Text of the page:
This is Why the People Who Work At Your Company are So Unproductive
This is a professional note extracted from an online article.
Read more efficiently
Save what inspires you
IDEA EXTRACTED FROM:
A few smart strategies that can be deployed:
Real work, by definition, should be rare, valuable and cognitively demanding.
Email does not check any of these boxes, and is, therefore, a pseudo work.
Instead of the unstoppable email back and forth, using a collaborative tool or notion can lead to more productivity and fewer emails/notifications.
Setting specific times for employees to get into the deep work zone and establish certain rules that promote pure creative work is a great motivator and productivity enhancer.
If employees work just an hour doing one task, without any interruption, they will understand the benefits and will love to do more of the same.
If while working, we see an email or notification, it derails our focus even if we don't do anything about it.
An environment free of distractions, with no smartphone notifications, no ringing phones, no incoming email, facilitates deep work.
Most email falls in the category of other people trying to get you to do something.
And ideally, we shouldn't be spending so much time per day catering to other people's work priorities.
Text-based communication should have time-blocks: like an hour, twice a day, where we check and respond accordingly. It shouldn't be a constant activity.
SIMILAR ARTICLES & IDEAS:
Workers crave a sense of authentic connection with others and the best way to do that is by bringing people together in person. But it's not always a viable alternative.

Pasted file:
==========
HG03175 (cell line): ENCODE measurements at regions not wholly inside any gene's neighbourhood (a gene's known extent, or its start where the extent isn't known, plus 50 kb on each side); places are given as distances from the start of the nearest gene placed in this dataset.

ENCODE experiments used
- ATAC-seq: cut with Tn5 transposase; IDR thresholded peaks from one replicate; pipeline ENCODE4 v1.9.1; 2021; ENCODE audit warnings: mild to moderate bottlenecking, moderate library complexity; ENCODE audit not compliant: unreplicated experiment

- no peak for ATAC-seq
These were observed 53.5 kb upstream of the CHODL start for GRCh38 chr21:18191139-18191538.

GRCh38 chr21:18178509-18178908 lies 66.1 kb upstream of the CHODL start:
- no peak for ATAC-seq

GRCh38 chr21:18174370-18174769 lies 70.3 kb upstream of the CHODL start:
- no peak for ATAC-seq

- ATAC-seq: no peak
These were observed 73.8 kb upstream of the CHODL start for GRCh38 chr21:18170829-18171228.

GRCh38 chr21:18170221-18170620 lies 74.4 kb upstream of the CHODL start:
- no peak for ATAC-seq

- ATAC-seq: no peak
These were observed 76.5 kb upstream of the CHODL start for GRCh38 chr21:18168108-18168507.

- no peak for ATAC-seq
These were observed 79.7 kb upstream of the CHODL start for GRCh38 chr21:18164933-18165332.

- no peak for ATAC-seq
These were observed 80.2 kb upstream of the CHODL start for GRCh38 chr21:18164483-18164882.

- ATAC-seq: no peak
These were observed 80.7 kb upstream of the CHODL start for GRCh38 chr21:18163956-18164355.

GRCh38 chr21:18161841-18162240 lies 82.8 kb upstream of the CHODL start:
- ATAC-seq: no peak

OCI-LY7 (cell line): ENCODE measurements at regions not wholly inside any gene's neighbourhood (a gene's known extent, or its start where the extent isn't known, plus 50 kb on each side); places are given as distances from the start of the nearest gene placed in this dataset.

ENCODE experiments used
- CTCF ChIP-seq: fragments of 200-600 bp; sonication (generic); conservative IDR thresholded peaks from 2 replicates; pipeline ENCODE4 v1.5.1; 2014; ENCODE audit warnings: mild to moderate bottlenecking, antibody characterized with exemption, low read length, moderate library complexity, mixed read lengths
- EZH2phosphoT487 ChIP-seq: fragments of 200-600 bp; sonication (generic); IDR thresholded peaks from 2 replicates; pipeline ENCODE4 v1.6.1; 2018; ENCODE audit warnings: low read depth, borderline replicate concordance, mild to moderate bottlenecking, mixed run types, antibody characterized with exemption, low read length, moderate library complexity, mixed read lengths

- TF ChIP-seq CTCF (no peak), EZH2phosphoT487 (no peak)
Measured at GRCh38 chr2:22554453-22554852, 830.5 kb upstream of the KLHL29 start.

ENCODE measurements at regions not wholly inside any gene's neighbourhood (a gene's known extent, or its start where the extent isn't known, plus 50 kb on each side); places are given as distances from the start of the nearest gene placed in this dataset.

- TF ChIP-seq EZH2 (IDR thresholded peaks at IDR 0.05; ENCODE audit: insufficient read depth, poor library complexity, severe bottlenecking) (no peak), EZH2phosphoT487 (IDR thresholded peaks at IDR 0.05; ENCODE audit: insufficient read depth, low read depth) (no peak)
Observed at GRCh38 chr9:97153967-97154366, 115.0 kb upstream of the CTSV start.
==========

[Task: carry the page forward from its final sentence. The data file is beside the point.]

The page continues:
One way to do that...
A co-located office develops its own personality through inside jokes, shared experiences, and a collaborative environment. A remote team needs to develop something similar.
Creating specific Slack channels based on interests and book clubs where the company funds the books are the easiest ways to do this for remote workers.
4 more ideas
Distraction at work has increased manifold. The reasons can be anything from shrinking office spaces, to open office culture that promotes 'visual noise' or even to push-notifications and instant m...
Most of our email is replied on the spot and has incomplete information, which leads to a lot of back and forth dialogue.
To minimize this, reply at a suitable time when you can provide sufficient details, clear action items, due date or deadline if any, and maybe an alternative.
We keep checking email, instant messages in our smartphones or office PC, and even social media, whenever we get the urge or any new notification.
Allotting specific times to check your phone's messages and email, like in a two to three-hour intervals, can boost your productivity by 40%.
9 more ideas
4 more ideas